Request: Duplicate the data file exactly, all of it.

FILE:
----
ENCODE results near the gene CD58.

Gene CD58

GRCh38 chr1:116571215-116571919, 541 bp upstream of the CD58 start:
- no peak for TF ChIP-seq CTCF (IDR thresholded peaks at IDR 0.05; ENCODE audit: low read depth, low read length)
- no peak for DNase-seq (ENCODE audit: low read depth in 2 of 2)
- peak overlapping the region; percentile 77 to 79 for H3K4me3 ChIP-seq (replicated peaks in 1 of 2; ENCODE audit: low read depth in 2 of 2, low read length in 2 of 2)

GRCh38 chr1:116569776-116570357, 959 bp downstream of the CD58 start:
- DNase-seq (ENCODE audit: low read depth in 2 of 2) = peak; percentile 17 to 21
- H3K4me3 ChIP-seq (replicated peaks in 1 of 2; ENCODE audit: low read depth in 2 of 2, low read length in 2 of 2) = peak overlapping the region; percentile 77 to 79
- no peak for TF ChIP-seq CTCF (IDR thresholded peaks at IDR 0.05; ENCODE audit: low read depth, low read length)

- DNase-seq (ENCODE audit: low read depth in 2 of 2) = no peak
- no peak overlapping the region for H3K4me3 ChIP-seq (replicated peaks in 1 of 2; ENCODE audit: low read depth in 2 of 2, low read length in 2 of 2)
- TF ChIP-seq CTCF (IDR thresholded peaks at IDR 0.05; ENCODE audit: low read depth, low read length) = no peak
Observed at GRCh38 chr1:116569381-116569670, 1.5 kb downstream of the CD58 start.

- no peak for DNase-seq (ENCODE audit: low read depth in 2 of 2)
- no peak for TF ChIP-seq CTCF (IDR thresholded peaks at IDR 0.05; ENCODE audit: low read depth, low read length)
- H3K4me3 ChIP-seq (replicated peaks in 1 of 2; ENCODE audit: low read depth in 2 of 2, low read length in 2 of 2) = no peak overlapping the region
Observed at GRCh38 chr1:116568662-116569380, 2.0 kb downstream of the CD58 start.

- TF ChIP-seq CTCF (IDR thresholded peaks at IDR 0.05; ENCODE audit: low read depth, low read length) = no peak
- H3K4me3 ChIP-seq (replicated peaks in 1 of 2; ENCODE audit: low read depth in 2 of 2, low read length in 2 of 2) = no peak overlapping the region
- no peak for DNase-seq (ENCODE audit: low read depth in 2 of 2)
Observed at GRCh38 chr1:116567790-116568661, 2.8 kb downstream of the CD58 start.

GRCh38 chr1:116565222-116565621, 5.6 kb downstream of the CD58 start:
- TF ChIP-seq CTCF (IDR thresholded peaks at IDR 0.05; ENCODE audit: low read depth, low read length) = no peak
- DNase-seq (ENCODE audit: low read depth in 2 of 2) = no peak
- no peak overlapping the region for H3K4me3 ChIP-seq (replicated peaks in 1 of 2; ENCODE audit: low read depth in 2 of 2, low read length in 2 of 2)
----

ENCODE results near the gene CD58.

Gene CD58

GRCh38 chr1:116571215-116571919, 541 bp upstream of the CD58 start:
- no peak for TF ChIP-seq CTCF (IDR thresholded peaks at IDR 0.05; ENCODE audit: low read depth, low read length)
- no peak for DNase-seq (ENCODE audit: low read depth in 2 of 2)
- peak overlapping the region; percentile 77 to 79 for H3K4me3 ChIP-seq (replicated peaks in 1 of 2; ENCODE audit: low read depth in 2 of 2, low read length in 2 of 2)

GRCh38 chr1:116569776-116570357, 959 bp downstream of the CD58 start:
- DNase-seq (ENCODE audit: low read depth in 2 of 2) = peak; percentile 17 to 21
- H3K4me3 ChIP-seq (replicated peaks in 1 of 2; ENCODE audit: low read depth in 2 of 2, low read length in 2 of 2) = peak overlapping the region; percentile 77 to 79
- no peak for TF ChIP-seq CTCF (IDR thresholded peaks at IDR 0.05; ENCODE audit: low read depth, low read length)

- DNase-seq (ENCODE audit: low read depth in 2 of 2) = no peak
- no peak overlapping the region for H3K4me3 ChIP-seq (replicated peaks in 1 of 2; ENCODE audit: low read depth in 2 of 2, low read length in 2 of 2)
- TF ChIP-seq CTCF (IDR thresholded peaks at IDR 0.05; ENCODE audit: low read depth, low read length) = no peak
Observed at GRCh38 chr1:116569381-116569670, 1.5 kb downstream of the CD58 start.

- no peak for DNase-seq (ENCODE audit: low read depth in 2 of 2)
- no peak for TF ChIP-seq CTCF (IDR thresholded peaks at IDR 0.05; ENCODE audit: low read depth, low read length)
- H3K4me3 ChIP-seq (replicated peaks in 1 of 2; ENCODE audit: low read depth in 2 of 2, low read length in 2 of 2) = no peak overlapping the region
Observed at GRCh38 chr1:116568662-116569380, 2.0 kb downstream of the CD58 start.

- TF ChIP-seq CTCF (IDR thresholded peaks at IDR 0.05; ENCODE audit: low read depth, low read length) = no peak
- H3K4me3 ChIP-seq (replicated peaks in 1 of 2; ENCODE audit: low read depth in 2 of 2, low read length in 2 of 2) = no peak overlapping the region
- no peak for DNase-seq (ENCODE audit: low read depth in 2 of 2)
Observed at GRCh38 chr1:116567790-116568661, 2.8 kb downstream of the CD58 start.

GRCh38 chr1:116565222-116565621, 5.6 kb downstream of the CD58 start:
- TF ChIP-seq CTCF (IDR thresholded peaks at IDR 0.05; ENCODE audit: low read depth, low read length) = no peak
- DNase-seq (ENCODE audit: low read depth in 2 of 2) = no peak
- no peak overlapping the region for H3K4me3 ChIP-seq (replicated peaks in 1 of 2; ENCODE audit: low read depth in 2 of 2, low read length in 2 of 2)